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Centila opened and closed her fingers, staring at the wagon cover arching overhead. There, black eagles winged through a painted sky sprinkled with golden crosses. Centila pretended her hands were a great bird, twisting them this way and that, sailing up into the clouds. She wanted to fly far away, to soar up into that blue, blue sky.
“Gisella?” Queen Hildegard called out from the next wagon. “Gisella – I need to get up.”
Centila’s wagon rocked as Gisella, her nurse, rose to answer Hildegard’s call. “A shame to drag that poor girl – all of fifteen and big with child — up the mountains in a wagon,” Gisella muttered. She quickly tied back her hair, and covered it with her veil.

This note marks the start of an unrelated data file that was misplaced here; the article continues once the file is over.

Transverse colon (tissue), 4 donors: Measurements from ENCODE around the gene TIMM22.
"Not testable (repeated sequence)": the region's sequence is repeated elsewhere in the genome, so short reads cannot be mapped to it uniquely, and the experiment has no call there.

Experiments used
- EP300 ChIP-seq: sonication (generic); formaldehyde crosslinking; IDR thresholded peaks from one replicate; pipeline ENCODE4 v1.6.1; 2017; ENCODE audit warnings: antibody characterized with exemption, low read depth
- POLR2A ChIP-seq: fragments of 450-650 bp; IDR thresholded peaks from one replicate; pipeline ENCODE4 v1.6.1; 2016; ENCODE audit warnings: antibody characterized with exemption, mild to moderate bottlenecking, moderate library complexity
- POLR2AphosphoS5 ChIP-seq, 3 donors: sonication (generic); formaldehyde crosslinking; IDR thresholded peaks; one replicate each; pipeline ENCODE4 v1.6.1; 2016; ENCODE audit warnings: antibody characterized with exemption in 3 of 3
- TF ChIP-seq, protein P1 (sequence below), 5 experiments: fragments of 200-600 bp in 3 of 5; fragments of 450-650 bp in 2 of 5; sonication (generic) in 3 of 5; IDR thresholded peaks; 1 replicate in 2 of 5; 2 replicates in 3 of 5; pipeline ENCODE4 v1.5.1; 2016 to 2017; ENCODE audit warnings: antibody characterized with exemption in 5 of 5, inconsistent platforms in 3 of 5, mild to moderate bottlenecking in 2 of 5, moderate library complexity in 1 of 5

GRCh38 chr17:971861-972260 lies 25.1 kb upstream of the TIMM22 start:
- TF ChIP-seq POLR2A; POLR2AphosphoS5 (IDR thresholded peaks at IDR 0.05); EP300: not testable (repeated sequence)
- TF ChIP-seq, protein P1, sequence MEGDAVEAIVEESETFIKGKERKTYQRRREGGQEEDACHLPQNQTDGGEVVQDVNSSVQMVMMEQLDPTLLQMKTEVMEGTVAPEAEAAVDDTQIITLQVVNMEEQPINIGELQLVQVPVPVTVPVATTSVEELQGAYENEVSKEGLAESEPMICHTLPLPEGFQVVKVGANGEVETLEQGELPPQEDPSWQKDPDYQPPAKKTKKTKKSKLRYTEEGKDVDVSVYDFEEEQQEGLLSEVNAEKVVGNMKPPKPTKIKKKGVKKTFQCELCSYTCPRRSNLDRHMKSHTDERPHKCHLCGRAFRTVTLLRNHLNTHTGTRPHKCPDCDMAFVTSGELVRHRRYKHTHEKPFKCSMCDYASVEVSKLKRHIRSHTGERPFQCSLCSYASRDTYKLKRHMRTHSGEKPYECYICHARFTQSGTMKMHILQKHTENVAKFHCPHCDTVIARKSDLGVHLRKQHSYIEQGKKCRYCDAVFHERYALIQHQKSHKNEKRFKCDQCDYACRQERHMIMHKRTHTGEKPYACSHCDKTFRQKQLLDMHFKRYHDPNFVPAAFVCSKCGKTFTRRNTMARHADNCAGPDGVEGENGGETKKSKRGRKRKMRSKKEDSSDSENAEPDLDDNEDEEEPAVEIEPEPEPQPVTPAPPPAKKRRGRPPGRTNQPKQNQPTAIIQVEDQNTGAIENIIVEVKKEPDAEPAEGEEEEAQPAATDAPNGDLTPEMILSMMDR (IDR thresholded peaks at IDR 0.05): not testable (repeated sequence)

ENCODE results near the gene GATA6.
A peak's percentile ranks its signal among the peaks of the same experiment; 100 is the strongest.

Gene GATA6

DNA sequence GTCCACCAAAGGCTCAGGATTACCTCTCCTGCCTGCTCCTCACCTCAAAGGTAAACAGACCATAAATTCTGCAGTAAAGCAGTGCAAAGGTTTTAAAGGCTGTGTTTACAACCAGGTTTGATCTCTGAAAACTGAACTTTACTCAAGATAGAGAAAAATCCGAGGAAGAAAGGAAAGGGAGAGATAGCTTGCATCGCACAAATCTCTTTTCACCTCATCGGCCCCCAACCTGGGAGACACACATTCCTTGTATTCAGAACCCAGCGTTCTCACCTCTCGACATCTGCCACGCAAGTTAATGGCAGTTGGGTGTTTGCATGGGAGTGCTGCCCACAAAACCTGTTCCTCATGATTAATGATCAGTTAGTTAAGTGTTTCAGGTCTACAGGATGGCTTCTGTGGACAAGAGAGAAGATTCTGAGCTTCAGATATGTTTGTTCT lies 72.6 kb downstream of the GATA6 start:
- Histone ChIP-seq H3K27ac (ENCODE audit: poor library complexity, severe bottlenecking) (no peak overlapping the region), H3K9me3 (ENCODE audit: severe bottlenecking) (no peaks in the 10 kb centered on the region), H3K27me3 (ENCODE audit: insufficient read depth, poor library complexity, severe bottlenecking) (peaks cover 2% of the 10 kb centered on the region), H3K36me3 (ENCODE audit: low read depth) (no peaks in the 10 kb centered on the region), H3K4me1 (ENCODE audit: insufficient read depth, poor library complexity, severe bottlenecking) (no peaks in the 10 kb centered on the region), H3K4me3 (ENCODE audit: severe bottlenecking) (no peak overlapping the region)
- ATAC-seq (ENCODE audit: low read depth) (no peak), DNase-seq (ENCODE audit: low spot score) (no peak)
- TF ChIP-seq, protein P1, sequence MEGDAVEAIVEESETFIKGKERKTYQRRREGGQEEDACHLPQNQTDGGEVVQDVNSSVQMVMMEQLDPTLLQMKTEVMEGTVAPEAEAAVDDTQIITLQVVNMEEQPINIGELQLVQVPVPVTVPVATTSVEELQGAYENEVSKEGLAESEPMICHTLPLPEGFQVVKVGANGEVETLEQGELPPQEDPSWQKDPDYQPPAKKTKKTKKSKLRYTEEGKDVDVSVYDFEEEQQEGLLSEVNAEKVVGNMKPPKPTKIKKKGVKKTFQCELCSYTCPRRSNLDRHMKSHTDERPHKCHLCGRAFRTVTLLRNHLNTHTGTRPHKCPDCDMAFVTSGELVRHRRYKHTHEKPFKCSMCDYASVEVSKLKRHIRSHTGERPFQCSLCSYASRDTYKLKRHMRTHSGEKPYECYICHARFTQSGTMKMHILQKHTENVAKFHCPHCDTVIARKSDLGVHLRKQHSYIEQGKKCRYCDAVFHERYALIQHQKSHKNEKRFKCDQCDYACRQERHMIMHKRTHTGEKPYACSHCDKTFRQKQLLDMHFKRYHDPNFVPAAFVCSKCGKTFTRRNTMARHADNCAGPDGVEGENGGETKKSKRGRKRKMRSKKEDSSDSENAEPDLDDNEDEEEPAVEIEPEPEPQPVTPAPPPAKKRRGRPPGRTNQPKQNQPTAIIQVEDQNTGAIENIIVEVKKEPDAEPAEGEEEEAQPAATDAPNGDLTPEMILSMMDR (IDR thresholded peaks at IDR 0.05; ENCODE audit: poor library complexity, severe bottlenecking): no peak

Centila made a face. She did not care how her new mother fared, this dark haired, long nosed Hildegard. She did not know why, but Hildegard would not let her see her father.
Centila had been born in 768, the year Papa was crowned. “They made me King of the Franks because of you,” her Papa would say as he lifted her up. “You’re my luck.” But Centila’s real mother had gone away, and Hildegard came, and now she couldn’t see Papa any more.
“Gisella, where are you?” Hildegard’s call came louder now, more querulous.
The bird made of fingers swooped down to peck Hildegard’s head.
“Coming,” Gisella called. She tucked a circlet atop her veil to hold it in place, and turned to Centila. “Stay with your little brother and sister. I won’t be long.”
“I don’t want to,” Centila said.
“Do it anyway.” A shaft of light lanced into the wagon as Gisella lifted the entry-flap. The wagon rocked again as she descended.
Her little brother’s breath caught, then slipped deeper into grunts and snores. She watched the misshapen arch of his ribs rise and fall with each breath, every bone visible under his thin skin. Pepin lay as loose-limbed as a puppy. Centila rolled her eyes and flopped back onto her pallet. She did not understand why, after Pepin was born, her mother had to go to the convent. But she hated him for it.